December 23, 2011
Picture it: Drawing can help job search
Special to NWjobs
Want to stand out in your job interviews? Use pictures.
That’s the advice of Dan Roam, best-selling author of “The Back of the Napkin: Solving Problems and Selling Ideas with Pictures.”
Roam’s latest book, “Blah Blah Blah: What to Do When Words Don’t Work,” takes his ideas on visual thinking one step further, arguing that we all talk too much without really saying anything.
Like a politician in a presidential debate, Roam argues, we get into professional situations -- a job interview, a sales presentation -- and drone on and on without paying attention to whether the sentences coming out of our mouth are clear and will have any lasting impact.
“We have come to believe that our ability to talk is our ability to be intelligent, that someone who’s a good speaker is smart,” Roam said in a recent phone interview. “And that’s wrong. Because it doesn’t account for the amazing capacity of our visual mind. That’s what we need to rekindle.”
For example, if you really want to wow a potential employer, Roam suggests you start drawing. Here’s what he recommends:
Draw a picture of your professional strengths. Before you fire off one more resume, grab a pen and paper and draw a stick figure of yourself and the characteristics that make you unique. If, for example, you excel at coming up with valuable ideas under pressure, you could draw yourself, a team of stick-figure colleagues leaning over you, and a bunch of shining light bulbs over your head.
“The act of drawing it is going to lock it into your mind clearly,” Roam says. “More importantly, the act of having to draw it is going to make you search through your memory bank to figure out what about you is unique.” And that can only help when it comes to polishing your resume.
Add a visual element to your resume. If you’re able to send your resume as an attachment (as opposed to a mere text submission), Roam strongly recommends adding a simple diagram. It could be a Venn diagram or simple chart of your top two to three unique talents and strengths. Or it could be a simple timeline of your career growth -- for example, Roam explains, “four arrows that show, ‘I started as a graphic designer, then I became an interface designer, then I became a consultant, and now I’m becoming an engineer.’”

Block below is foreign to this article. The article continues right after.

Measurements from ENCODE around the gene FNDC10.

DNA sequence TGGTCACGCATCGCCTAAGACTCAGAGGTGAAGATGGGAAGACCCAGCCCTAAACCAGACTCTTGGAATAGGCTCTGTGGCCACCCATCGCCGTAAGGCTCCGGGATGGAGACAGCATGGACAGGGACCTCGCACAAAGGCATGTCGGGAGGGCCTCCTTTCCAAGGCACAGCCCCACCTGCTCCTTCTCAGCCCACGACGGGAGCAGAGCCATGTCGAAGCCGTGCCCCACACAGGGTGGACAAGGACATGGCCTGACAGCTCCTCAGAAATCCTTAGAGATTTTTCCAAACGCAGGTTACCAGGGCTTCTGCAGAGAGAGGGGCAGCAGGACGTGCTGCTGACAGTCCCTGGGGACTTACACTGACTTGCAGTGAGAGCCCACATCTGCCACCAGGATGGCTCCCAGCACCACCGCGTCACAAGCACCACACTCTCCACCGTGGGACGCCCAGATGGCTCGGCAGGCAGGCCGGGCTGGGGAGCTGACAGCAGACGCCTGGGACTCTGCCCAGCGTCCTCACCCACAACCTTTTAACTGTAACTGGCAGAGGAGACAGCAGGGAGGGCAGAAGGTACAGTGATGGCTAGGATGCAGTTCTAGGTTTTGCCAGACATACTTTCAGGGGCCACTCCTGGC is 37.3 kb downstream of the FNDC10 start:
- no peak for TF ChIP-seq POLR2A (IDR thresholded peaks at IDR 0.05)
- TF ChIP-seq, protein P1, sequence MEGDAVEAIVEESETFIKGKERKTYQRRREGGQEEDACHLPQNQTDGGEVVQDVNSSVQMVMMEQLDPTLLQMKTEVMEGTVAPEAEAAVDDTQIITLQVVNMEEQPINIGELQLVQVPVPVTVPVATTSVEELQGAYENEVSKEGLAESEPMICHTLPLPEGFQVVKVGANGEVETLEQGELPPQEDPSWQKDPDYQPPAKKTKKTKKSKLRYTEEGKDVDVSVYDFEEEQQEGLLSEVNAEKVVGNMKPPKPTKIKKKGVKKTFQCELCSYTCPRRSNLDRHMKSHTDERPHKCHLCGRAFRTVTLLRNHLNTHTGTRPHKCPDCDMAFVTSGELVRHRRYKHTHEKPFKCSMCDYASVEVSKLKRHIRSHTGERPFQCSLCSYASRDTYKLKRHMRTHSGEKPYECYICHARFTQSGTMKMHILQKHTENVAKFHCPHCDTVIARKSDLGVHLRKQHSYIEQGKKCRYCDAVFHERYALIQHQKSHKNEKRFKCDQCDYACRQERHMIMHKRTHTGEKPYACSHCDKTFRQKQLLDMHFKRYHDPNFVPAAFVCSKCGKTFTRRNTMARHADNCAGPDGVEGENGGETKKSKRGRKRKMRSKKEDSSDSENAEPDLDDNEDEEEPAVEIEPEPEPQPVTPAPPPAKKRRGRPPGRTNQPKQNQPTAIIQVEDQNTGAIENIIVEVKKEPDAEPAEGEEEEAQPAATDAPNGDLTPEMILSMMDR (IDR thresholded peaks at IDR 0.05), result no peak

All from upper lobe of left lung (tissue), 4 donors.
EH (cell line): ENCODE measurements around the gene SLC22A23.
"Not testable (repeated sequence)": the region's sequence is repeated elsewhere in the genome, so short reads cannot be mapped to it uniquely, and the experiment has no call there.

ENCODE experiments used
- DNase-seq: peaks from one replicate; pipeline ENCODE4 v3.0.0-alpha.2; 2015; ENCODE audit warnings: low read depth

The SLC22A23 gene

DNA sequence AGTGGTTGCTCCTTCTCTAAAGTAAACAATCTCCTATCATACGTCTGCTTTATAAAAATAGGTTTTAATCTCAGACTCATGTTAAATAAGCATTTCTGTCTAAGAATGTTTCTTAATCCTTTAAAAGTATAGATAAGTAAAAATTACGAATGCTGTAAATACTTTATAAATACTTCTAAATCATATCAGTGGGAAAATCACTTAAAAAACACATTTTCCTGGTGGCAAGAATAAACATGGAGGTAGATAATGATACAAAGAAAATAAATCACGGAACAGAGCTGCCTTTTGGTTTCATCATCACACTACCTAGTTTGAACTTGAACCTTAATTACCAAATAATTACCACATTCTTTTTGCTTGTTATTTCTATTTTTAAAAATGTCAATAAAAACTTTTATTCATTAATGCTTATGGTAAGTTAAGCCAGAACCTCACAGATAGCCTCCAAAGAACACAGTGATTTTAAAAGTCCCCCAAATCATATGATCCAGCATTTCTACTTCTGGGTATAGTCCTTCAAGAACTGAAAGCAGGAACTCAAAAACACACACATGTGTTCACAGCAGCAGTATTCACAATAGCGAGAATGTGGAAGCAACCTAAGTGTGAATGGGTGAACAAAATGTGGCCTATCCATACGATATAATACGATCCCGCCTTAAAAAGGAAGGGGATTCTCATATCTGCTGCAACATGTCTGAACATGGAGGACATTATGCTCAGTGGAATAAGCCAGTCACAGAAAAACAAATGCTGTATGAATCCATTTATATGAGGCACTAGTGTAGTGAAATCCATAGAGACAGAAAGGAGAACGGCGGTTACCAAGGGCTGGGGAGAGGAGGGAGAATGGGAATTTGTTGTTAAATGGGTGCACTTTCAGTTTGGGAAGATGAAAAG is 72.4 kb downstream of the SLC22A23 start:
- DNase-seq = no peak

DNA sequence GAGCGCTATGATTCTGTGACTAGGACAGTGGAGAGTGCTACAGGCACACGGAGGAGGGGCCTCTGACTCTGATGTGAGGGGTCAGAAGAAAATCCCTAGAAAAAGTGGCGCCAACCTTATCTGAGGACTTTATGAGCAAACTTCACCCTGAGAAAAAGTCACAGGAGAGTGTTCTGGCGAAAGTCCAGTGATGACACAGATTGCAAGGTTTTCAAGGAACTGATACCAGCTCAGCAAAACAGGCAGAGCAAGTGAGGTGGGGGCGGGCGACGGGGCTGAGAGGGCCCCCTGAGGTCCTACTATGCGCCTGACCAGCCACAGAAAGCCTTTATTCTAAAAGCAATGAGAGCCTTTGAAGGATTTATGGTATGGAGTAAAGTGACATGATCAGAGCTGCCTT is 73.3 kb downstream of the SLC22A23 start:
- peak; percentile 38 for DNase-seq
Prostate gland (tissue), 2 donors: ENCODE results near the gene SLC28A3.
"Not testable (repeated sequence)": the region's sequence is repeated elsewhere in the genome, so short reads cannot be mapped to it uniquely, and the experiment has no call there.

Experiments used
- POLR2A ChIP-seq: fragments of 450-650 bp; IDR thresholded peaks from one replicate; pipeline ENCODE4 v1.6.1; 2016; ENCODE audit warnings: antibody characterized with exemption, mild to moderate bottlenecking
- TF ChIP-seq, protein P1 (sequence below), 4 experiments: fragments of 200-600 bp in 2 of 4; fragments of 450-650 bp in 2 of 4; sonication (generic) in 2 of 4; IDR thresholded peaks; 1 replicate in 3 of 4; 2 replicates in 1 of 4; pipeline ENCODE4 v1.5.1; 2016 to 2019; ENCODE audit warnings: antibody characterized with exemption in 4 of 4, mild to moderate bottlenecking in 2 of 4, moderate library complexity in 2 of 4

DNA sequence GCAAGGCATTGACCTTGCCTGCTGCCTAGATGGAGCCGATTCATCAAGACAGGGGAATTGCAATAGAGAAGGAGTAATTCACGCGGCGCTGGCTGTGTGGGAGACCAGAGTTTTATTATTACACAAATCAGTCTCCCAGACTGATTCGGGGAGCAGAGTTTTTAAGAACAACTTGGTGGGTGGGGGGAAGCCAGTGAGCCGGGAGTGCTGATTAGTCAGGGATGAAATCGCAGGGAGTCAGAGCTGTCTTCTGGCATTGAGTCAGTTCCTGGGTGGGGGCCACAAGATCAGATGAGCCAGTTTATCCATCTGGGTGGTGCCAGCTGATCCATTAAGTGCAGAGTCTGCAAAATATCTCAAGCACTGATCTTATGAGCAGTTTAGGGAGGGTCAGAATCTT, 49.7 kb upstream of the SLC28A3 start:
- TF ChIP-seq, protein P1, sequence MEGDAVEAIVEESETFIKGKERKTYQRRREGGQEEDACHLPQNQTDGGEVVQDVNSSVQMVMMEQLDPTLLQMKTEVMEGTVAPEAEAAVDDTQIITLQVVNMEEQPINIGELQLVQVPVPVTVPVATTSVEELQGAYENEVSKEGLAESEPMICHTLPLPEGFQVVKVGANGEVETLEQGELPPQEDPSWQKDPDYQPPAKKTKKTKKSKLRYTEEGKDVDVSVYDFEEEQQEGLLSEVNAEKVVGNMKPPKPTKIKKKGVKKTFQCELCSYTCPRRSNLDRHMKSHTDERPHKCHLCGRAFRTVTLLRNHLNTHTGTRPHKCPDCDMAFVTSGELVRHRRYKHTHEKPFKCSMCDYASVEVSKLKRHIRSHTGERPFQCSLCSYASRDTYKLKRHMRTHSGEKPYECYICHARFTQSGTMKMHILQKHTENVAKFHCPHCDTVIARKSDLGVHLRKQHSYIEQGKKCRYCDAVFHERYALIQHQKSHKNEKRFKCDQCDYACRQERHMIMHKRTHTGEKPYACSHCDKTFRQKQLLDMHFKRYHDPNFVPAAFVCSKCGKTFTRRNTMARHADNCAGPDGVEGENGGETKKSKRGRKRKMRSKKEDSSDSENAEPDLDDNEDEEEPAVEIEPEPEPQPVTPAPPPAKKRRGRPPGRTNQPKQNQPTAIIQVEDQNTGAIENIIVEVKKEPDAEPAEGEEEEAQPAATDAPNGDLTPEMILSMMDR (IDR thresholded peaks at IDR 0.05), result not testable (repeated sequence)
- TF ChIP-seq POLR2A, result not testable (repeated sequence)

“It’s going to differentiate your resume and make those critical parts of you more clear,” Roam says. “If nothing else, you’re going to be remembered.”
Draw a picture during the interview. Rather than merely following the interviewer’s lead, Roam advises “hijacking the interview in a gentle way” with a picture.
In advance, work up a simple diagram you can draw during the interview, in front of the interviewer, on their desk or conference table, when asked what you have to offer the company. Again, a simple illustration of your top two to three talents and strengths will do the trick. Make sure you practice until your diagram (and your recall of it) is picture perfect.
“You want to create a picture that you can plant in the mind’s eye of the interviewer that differentiates you from every other candidate,” Roam says. “That picture says, ‘This is me over here and here’s what I know how to do.’ And then on the other side of the paper you can draw a picture that says, ‘My understanding of the job is this and here’s what I think you need and here’s how I would overlap with that.’”
That’s going to show how clear you are and that you’ve already thought through where you could fit into the company,” Roam continues. “For the interviewer, it’s going to be completely unforgettable.”
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